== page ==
Hydrothermal - minerals dissolving (usually in association with salts), with different temperature and pressures dissolving minerals preferentially. As liquid they can travel and come into contact with other minerals, resulting in chemical reactions, with potential for further differentiation. Similar to differential crystallisation in magmas, specific minerals will crystallise and precipitate differentially out of concentrated water based solutions. Lots of sulphide mineral ore bodies were formed this way.

Physical process like erosion and sedimentation also separate and concentrate existing minerals.

(Answer in part from Wikipedia - Ore genesis).

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When the Earth was formed and was still in a molten or semi-molten state, the heavy metals, principally iron and nickel, were attracted by gravity to the Earth's deep interior, leaving only traces of them on the surface. However, the bombardment by comets, asteroids and mega-meteorites continued after a crust was formed. These were of varied composition and dumped their cargoes of metals randomly across the globe.

In addition to this, volcanoes spewed metal-rich magma into the upper layers of the crust, again rather randomly, and hydro-thermal seepages brought up metals from the depths and deposited them in the rocks on or near the surface. Magma plumes originating far down in the mantle can carry various elements, including metals, up to the surface. It often happens that metals which are close to each other in the periodic table and have similar properties are deposited in the same place.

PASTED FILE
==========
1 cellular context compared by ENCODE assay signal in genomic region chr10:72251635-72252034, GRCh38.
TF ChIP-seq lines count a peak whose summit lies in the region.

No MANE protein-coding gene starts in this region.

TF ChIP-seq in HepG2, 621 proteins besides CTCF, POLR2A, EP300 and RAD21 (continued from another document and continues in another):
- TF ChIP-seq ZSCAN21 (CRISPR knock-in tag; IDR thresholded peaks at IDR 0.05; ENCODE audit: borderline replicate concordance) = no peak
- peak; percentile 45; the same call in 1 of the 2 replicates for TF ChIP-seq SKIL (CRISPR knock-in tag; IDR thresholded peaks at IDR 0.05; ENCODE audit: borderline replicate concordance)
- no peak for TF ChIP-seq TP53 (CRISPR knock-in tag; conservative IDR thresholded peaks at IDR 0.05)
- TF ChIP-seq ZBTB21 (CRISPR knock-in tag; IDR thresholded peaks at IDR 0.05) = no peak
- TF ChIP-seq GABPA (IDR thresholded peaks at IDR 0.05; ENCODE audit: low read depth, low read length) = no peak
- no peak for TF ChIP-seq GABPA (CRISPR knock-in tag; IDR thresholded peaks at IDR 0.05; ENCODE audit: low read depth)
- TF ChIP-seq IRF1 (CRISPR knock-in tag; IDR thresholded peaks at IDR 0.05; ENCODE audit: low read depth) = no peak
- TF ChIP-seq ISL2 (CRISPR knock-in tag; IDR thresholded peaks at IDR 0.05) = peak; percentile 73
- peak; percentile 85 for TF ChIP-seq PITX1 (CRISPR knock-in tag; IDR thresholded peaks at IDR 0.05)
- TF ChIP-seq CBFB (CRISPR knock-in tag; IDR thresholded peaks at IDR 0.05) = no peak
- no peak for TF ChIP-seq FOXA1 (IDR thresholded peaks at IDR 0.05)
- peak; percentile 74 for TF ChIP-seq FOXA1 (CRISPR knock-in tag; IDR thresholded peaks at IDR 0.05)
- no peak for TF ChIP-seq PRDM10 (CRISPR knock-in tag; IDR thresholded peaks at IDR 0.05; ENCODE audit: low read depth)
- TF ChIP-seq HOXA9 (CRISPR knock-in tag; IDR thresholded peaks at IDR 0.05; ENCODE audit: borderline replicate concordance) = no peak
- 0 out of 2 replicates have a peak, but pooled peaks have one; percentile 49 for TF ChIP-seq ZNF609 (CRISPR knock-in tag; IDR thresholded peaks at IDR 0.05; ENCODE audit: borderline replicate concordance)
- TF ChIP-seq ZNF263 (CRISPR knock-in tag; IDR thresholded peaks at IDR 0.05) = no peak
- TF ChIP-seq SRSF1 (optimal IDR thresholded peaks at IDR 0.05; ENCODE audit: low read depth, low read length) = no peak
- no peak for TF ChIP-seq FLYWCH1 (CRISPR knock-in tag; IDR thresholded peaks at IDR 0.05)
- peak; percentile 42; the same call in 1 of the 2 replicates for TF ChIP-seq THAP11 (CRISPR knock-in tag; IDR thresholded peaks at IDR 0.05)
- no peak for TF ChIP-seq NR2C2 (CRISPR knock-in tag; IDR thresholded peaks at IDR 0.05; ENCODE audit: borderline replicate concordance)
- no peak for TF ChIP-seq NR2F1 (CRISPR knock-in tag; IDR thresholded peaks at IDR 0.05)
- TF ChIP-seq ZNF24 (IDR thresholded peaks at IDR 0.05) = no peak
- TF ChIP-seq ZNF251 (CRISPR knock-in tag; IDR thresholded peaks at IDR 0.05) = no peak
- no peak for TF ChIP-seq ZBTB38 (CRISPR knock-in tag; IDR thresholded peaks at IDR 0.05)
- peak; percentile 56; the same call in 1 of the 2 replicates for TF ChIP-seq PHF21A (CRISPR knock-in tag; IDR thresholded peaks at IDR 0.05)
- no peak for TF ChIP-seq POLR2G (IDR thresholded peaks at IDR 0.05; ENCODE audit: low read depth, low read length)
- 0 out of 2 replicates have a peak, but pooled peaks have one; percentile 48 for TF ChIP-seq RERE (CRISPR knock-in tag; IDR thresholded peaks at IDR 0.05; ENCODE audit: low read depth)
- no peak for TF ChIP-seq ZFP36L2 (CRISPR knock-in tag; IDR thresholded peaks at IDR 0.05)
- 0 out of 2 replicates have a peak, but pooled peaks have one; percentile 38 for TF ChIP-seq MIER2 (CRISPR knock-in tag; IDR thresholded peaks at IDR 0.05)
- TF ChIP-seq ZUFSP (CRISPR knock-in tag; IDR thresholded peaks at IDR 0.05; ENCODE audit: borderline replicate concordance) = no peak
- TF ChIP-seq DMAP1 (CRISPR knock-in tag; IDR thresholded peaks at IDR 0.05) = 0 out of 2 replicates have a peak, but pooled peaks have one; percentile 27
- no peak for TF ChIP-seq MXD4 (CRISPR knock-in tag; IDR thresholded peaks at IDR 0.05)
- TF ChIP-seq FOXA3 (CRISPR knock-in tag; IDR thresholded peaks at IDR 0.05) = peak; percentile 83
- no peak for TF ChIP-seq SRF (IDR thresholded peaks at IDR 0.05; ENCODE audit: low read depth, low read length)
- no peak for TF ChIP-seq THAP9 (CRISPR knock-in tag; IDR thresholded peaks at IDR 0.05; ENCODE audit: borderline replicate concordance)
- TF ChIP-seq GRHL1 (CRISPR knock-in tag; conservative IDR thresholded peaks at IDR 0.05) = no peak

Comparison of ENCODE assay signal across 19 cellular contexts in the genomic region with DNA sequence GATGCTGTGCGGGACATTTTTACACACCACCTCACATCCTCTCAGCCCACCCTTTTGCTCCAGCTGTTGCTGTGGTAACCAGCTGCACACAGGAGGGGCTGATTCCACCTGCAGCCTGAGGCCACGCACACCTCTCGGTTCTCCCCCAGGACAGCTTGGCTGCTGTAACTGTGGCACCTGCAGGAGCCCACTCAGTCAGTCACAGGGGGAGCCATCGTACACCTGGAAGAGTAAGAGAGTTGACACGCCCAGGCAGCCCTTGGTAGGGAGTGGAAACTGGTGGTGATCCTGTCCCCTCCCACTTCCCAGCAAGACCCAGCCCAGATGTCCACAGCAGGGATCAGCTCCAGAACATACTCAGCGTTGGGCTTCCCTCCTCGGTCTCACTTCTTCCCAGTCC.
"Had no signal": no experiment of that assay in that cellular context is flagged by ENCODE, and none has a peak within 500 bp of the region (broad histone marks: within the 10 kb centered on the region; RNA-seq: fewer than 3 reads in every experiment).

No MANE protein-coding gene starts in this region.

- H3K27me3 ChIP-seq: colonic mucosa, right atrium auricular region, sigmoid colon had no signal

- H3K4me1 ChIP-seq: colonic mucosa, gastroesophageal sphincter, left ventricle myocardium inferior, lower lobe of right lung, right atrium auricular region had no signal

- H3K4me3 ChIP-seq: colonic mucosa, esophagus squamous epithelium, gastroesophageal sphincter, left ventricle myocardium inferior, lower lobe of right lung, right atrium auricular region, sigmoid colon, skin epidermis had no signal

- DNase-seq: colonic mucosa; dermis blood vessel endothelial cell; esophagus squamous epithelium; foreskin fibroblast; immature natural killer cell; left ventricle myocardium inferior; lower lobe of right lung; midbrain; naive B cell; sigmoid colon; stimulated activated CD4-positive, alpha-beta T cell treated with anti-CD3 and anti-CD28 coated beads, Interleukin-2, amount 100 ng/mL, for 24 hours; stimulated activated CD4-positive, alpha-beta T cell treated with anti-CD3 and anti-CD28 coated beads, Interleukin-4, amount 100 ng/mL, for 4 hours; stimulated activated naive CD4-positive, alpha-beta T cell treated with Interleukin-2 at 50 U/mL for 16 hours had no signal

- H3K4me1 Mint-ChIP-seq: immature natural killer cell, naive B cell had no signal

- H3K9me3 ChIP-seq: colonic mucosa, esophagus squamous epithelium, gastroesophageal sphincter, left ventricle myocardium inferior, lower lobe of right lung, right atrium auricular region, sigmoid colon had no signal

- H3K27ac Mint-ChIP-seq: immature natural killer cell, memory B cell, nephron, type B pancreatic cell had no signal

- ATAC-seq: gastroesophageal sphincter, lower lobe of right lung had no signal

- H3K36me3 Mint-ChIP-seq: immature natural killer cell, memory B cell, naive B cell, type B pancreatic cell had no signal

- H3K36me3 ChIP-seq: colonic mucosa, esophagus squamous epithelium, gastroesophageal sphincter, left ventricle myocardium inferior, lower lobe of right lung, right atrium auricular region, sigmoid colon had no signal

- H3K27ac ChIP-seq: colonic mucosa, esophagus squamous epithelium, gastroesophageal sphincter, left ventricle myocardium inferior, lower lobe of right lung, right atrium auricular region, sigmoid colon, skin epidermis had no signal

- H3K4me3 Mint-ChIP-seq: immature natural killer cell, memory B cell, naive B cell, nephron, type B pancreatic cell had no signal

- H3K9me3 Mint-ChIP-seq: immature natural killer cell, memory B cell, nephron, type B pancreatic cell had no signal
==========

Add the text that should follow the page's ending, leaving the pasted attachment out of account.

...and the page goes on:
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    $\begingroup$ This doesn't answer the question. $\endgroup$ – jamesqf Feb 5 at 18:34
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    $\begingroup$ Michael, with all due respect, your answers often remind me of a student who, not quite understanding the question, write a long story with related stuff they know in the hope that the answer will be somewhere in there (this is why on many exam key sheets, points are subtracted for irrelevant information). $\endgroup$ – gerrit Feb 5 at 19:29
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    $\begingroup$ Michael the user is asking about metal enrichments and his distribution. I think you confused it with planetary elements differentiation, but the poster is not asking about it, he is asking about geochemistry differentiation process. $\endgroup$ – user18590 Feb 6 at 12:28
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    $\begingroup$ You provide a little introduction about it on second paragraph, but as jamesqf said you don't answer what poster is asking. $\endgroup$ – user18590 Feb 6 at 12:39
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    $\begingroup$ No I think he is asking about distribution of enrichments. It is true all starts in magmatic process, for that I tell you provide an introduction on second paragraph, but if a student fall in this question he is wondering about geodynamics concepts, touching geochemistry. Enrichment process as hydrothermal etc.... $\endgroup$ – user18590 Feb 6 at 12:49